not cutting square - Peerless Gem Stack Paper Cutter

Hi all,

My 30” antique peerless gem cutter is off by about 1/8” along the 30” cut (cuts slightly diagonally, not right angle). I cannot find any manuals. I assume (perhaps incorrectly) that I am to align the paper so it is flat against the side-gauge and not the backstop. The backstop on this piece is a jury-rigged piece of angle iron that someone welded on before I got my hands on it.

Is there a way to adjust either the blade or the side gauge so as to get a perfect 90 degree cut? Or am I outta luck?

Greg Beckemeier
(636) 542-8560
[email protected]

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usually the back gauge has an adjustment . i always use the back gauge, sometimes not the side at all. if you don’t clamp the paper tight your stock will pull out from the gauge, but this sounds like the back gauge is off, some pictures might help. good luck dick g.

I have an old 23” C&P cutter and the back stop is fixed and not adjustable. I have to use 1/2 pt, point, lead strips on the back stop in places to adjust paper angle so it’s even when cutting.

My previous 19” Challenge had a backstop adjustment.


Since your jury-rigged back gauge is welded it will probably be easier to screw a wooden face-piece to it, this being made at an angle that compensates for the amount the gauge is out of square. To make an accurate template from which the face-piece can be made: set the back gauge 2 or 3 inches back, push a piece of heavy paper the full width of the bed against it so it touches the entire length, and cut the paper.

I’d make the face-piece at least one inch thick and about 4” tall so that it approximates the height of the original gauge so you can cut taller stacks. Add a few coats of shellac to keep it clean and smooth. You can drill a few holes in the angle iron and use screws from the back to attach it. This will give you a true, clean gauge that runs the whole length of the bed.

It will not allow you to cut extremely close to the knife as the original would because it will not have “fingers” that interweave with the hold down. Of course, if you wanted to get really fancy, a wooden face-piece could be made that way like the original. But the flat one will get you going for now and is quick and simple.


Front Room Press
Milford, NJ

Thank you all for the replies! It turns out that I was mistaken on my original diagnosis. I tested cutting a single sheet of 23 x 30 16 pt paper using the side gauge an it cuts DEAD ON. So as most of you surmised, my problem is indeed the back gauge. I think I also exacerbate the problem by not clamping down hard enough. When I first got the cutter I clamped down so hard that I stripped the removable block the the clamp screw goes into. I spent 250 bucks to have a new block made, which is of much harder steel, and have been afraid that I’ll strip the screw itself since the block is no longer a failsafe.

Also, the angle iron they welded on isn’t straight. It’s actually bowed 1/8” along it’s run! You think they would have checked it before making such a permanent replacement.

That said, I would obviously prefer to continue using the adjustable guide. So, I need to figure out how to attach another backstop to the faulty one. If my pea-sized brain can’t come up with a solution, I’ll have to try somehing else.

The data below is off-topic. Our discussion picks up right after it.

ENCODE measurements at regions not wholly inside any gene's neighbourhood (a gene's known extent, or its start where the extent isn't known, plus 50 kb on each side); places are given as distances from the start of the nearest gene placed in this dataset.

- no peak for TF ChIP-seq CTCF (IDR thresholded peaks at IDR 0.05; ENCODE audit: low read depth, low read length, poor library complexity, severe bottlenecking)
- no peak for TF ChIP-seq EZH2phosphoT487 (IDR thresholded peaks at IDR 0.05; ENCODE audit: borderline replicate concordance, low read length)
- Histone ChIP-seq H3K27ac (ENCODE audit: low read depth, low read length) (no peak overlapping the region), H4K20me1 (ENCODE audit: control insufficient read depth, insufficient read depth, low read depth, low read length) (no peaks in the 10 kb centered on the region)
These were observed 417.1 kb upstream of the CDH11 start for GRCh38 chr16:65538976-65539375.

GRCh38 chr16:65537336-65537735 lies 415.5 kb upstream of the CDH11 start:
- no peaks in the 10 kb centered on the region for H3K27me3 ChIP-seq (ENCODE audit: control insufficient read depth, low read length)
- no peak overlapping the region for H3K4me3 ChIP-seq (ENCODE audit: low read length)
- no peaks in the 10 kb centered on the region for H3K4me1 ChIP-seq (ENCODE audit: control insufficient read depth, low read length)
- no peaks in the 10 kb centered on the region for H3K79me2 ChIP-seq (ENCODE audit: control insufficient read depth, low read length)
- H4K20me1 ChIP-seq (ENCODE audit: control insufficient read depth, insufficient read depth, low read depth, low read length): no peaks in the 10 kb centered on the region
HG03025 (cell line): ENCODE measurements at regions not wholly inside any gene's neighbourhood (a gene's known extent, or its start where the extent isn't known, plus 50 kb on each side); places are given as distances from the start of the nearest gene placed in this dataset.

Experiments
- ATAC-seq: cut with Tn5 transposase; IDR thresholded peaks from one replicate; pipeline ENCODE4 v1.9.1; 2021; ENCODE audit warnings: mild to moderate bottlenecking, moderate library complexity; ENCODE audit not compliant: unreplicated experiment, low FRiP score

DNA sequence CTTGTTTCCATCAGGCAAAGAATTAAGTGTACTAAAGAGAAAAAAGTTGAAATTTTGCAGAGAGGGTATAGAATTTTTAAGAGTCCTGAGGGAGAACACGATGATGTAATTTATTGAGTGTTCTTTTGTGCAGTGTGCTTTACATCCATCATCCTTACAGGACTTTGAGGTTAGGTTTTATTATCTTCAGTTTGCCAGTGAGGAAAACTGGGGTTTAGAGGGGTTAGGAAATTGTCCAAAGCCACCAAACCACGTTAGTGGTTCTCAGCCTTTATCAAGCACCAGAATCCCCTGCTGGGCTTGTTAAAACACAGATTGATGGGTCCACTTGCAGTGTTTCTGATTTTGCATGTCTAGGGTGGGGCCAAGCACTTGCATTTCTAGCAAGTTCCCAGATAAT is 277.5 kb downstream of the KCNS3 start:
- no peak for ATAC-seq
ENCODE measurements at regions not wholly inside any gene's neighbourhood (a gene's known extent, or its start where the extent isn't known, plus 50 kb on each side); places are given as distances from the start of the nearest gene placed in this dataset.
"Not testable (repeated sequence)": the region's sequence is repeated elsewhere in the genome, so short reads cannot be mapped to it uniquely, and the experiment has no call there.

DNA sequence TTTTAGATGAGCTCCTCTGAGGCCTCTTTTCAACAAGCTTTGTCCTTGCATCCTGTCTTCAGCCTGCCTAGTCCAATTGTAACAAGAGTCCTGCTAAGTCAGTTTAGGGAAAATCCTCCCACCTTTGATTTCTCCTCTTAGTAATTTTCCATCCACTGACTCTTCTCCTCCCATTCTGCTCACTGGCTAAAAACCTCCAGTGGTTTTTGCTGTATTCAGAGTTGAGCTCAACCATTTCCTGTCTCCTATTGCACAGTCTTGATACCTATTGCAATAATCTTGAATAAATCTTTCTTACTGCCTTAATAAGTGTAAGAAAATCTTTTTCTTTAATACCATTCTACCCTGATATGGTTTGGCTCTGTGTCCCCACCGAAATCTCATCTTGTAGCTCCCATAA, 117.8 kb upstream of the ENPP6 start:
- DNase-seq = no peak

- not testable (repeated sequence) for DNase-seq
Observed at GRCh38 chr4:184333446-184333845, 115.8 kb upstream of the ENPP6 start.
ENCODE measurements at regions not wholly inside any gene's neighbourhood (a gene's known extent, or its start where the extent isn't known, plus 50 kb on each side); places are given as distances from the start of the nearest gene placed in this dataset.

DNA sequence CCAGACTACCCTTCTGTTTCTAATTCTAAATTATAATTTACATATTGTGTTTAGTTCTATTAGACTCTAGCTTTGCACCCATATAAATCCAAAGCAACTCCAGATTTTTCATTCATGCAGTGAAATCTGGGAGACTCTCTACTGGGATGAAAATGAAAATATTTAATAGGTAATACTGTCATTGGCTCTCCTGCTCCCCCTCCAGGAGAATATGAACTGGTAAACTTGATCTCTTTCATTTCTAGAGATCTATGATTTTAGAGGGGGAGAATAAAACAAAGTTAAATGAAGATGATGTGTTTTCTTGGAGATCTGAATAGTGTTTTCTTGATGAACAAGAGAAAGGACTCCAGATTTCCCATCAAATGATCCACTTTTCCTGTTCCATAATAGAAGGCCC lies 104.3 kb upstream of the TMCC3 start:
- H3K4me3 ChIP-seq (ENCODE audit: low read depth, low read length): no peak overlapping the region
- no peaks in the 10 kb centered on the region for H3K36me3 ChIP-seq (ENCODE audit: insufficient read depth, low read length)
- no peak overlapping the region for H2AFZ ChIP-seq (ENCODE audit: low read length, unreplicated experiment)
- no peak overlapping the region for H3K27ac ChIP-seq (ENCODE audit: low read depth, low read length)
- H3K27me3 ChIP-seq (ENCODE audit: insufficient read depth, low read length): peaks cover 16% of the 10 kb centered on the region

Perhaps two large rare-earth magnets? The videos on YouTube show that those suckers will crush your finger! But I doubt they’d remain stationary when your slamming a stack of paper against them.

Question: is it better to align your stack centered under the screw clamp, as opposed to using the side gauge? That would keep the pressure even on the stack?

Is your knife sharp? A dull knife will pull the paper when you cut, especially when cutting against the grain. I prefer to cut short lifts (stacks) of paper to prevent pulling.

Most people I know cut in the center. I know people who swear that you should cut in the center, and others who swear you should cut against the side guide. Some cutters have a retracting side guide to allow cutting small paper (i.e. business cards) against the side. Without it, the paper can be pulled into the blade slot and damage to the job can result. Also, if here is oil or grease on the knife guides it can be transferred to the side guide, and then to the paper - again, ruining the job.

Others will probably weigh-in. Take the advice that suits you.

Thanks for the advice! So, do you simply use the side guide to get the stack straight and then move it to the middle?

Also, can anyone recommend a good blade sharpener in St. Louis, MO?

sharecropper is right, if your knife is dull it will draw the paper the top of the pile will be different size than the bottom. i try to only fill the cutter half way , never cut with a full lift of stock. good luck dick g.


Payver does blade sharping in St. Louis.

I haven’t used them yet but others tell me they are good for this service.

Sadly, I got rid of the manual shear and replaced it with a hydraulic Challenge. The gentleman that did the moving for me described what he did with the turn-of-the-century Peerless Gem: “I watched as a giant claw lifted the cutter of my trailer, and with a couple swings, threw it 75 feet onto the top of a scrap heap.”

This literally brings tears to my eyes. I only wish I’d had the room to store it until I could find someone that could have used it.

On the other hand… GO HYDRAULIC!! WOO HOO!!!!

I have been using the antique peerless gem cutter for long now and have never experienced such troubles but hopefully someone is reading and will give you the most important answers and satisfy your curiosity. Try out the FAQ section you never know it does help at times. - Jordan